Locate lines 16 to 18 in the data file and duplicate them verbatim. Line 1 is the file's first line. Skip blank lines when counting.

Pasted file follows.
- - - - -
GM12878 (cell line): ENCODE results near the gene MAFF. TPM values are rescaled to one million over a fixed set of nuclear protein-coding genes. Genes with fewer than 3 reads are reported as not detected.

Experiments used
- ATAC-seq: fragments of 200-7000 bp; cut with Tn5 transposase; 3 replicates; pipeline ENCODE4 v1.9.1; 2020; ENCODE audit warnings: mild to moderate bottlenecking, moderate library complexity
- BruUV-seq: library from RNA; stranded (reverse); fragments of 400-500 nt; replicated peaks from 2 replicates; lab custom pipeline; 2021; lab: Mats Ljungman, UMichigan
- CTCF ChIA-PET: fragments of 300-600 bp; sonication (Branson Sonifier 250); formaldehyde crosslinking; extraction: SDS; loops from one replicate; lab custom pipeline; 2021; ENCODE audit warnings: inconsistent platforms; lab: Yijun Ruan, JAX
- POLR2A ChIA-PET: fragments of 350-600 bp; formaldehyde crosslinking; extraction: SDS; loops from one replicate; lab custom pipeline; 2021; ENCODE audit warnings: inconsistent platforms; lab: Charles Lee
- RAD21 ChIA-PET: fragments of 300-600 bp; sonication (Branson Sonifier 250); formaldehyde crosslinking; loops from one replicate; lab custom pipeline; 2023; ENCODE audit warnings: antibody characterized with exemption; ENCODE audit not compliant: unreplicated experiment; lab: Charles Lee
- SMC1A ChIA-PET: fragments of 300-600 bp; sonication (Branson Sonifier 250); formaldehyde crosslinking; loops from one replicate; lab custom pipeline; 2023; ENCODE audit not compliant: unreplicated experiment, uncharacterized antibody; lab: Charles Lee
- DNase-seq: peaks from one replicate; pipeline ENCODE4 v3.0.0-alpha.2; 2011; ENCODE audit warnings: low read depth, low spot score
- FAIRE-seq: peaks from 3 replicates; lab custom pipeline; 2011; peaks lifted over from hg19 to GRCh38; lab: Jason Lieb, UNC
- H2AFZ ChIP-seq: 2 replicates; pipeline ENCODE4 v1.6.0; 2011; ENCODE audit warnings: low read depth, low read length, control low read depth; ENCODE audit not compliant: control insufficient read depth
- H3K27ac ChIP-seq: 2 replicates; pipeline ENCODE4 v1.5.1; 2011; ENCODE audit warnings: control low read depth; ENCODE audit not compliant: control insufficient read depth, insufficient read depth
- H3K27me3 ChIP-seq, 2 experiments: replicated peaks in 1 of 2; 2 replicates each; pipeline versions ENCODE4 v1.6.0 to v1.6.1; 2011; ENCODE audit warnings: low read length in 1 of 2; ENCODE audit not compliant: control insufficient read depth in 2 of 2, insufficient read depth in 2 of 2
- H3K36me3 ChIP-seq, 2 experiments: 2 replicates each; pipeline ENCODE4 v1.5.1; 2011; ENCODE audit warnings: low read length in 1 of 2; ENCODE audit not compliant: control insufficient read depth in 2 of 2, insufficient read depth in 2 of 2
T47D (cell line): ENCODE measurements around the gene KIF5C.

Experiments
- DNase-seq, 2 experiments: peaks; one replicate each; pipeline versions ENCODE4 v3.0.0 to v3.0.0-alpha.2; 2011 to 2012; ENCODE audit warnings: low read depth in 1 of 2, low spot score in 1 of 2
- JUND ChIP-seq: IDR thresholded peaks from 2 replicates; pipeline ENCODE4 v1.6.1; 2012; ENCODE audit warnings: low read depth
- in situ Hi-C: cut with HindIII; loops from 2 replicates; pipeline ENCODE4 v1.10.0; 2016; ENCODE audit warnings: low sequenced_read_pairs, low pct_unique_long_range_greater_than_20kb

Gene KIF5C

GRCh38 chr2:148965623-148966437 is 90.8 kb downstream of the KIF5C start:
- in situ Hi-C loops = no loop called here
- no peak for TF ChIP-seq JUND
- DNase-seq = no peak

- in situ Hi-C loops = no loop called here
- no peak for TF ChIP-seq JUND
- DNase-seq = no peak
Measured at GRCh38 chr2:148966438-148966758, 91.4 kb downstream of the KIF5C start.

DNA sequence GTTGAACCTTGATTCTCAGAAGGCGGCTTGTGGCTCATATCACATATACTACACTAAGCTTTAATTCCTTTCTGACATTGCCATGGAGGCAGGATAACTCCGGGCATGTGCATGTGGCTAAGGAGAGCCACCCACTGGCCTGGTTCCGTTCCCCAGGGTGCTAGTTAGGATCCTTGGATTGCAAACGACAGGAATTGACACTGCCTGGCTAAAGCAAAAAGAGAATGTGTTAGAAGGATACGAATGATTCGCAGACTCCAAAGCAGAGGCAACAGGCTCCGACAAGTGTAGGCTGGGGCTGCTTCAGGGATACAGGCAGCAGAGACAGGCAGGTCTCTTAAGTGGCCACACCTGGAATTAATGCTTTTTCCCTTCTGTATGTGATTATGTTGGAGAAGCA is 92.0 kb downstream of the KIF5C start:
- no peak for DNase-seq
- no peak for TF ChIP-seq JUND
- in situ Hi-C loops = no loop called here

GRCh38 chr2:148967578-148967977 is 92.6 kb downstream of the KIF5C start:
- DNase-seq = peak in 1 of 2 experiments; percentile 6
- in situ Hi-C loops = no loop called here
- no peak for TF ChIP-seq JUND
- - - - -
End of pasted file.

Experiments
- DNase-seq, 2 experiments: peaks; one replicate each; pipeline versions ENCODE4 v3.0.0 to v3.0.0-alpha.2; 2011 to 2012; ENCODE audit warnings: low read depth in 1 of 2, low spot score in 1 of 2
- JUND ChIP-seq: IDR thresholded peaks from 2 replicates; pipeline ENCODE4 v1.6.1; 2012; ENCODE audit warnings: low read depth